Biography

Congresswoman Yvette D. Clarke

Congresswoman Yvette D. Clarke, a Brooklyn native proud of her Jamaican heritage, attended the New York City public schools, graduated from Oberlin College, and was a recipient of the prestigious APPAM/Sloan Fellowship in Public Policy and Policy Analysis.

Prior to being elected to the House of Representatives, Congresswoman Clarke served on the New York City Council, representing the Fortieth District in Brooklyn.

She succeeded her pioneering mother, former City Council Member Dr. Una S. T. Clarke, making them the first mother-daughter succession in the history of the City Council.

As the representative of the Ninth Congressional District of New York, she has dedicated herself to continuing the legacy of excellence established by the late Honorable Shirley Chisholm, the first African American woman and Caribbean American elected to Congress.

As an activist, a community organizer and now as a legislator, Congresswoman Clarke’s boldness, compassion and love for the people has allowed her to become an effective leader and an outspoken advocate on numerous issues of great importance to her constituents.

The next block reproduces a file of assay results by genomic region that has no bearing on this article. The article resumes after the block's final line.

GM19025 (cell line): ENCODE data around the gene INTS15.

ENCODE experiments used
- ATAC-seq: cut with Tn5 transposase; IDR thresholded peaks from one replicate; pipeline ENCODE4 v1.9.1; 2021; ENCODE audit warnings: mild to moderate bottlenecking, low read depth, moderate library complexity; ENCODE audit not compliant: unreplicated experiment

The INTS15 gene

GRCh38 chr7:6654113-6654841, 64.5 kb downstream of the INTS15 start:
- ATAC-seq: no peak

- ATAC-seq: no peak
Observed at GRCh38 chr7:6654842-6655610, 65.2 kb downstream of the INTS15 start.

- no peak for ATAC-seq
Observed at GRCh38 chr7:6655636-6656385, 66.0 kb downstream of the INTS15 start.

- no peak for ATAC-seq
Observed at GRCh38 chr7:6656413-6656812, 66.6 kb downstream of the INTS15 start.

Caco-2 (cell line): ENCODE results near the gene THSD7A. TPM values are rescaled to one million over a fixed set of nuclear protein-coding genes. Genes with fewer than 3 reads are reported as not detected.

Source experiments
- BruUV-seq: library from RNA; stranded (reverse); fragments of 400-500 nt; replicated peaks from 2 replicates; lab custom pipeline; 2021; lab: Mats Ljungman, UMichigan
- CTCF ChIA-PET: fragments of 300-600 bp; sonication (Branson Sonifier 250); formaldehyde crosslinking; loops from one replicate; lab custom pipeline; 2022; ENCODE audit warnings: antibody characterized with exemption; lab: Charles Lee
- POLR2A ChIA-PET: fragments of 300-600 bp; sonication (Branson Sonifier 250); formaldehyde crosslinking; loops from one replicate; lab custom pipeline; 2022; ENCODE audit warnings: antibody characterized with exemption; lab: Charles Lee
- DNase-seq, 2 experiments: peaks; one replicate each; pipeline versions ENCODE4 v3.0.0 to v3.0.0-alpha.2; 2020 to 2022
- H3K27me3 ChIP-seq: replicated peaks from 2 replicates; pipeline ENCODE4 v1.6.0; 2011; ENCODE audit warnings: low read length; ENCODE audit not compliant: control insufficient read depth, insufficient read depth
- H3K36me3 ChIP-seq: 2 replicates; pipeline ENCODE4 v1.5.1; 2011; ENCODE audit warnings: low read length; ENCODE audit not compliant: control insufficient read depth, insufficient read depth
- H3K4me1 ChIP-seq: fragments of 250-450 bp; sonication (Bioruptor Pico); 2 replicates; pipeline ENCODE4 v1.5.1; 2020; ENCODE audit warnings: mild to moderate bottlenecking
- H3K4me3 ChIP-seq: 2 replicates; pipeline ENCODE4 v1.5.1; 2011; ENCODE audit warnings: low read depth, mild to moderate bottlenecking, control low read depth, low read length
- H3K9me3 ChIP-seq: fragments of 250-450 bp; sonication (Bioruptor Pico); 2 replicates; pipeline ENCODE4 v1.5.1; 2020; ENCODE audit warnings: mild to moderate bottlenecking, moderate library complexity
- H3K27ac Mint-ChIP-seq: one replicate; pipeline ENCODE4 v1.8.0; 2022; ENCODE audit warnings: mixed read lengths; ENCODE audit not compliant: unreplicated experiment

In the 115th Congress, Congresswoman Clarke serves on the Energy and Commerce Committee, the Committee on Small Business, and the Ethics Committee.

Congresswoman Clarke has demonstrated her capacity for leadership as Chair of the Multicultural Media Caucus, dedicated to eliminating stereotypes in the media and expanding ownership to include communities of color, and as Co-Chair of the Black Women & Girls Caucus, which develops programs to support the aspirations of African American women of all ages.

In addition, Congresswoman Clarke serves as Co-Chair of the Caribbean Caucus, where she has works to build the relationship between the United States and the Caribbean community (CARICOM) on matters of trade, immigration reform, and direct investment through development programs.

Congresswoman Clarke currently resides in the neighborhood where she grew up, in the Flatbush section of Brooklyn.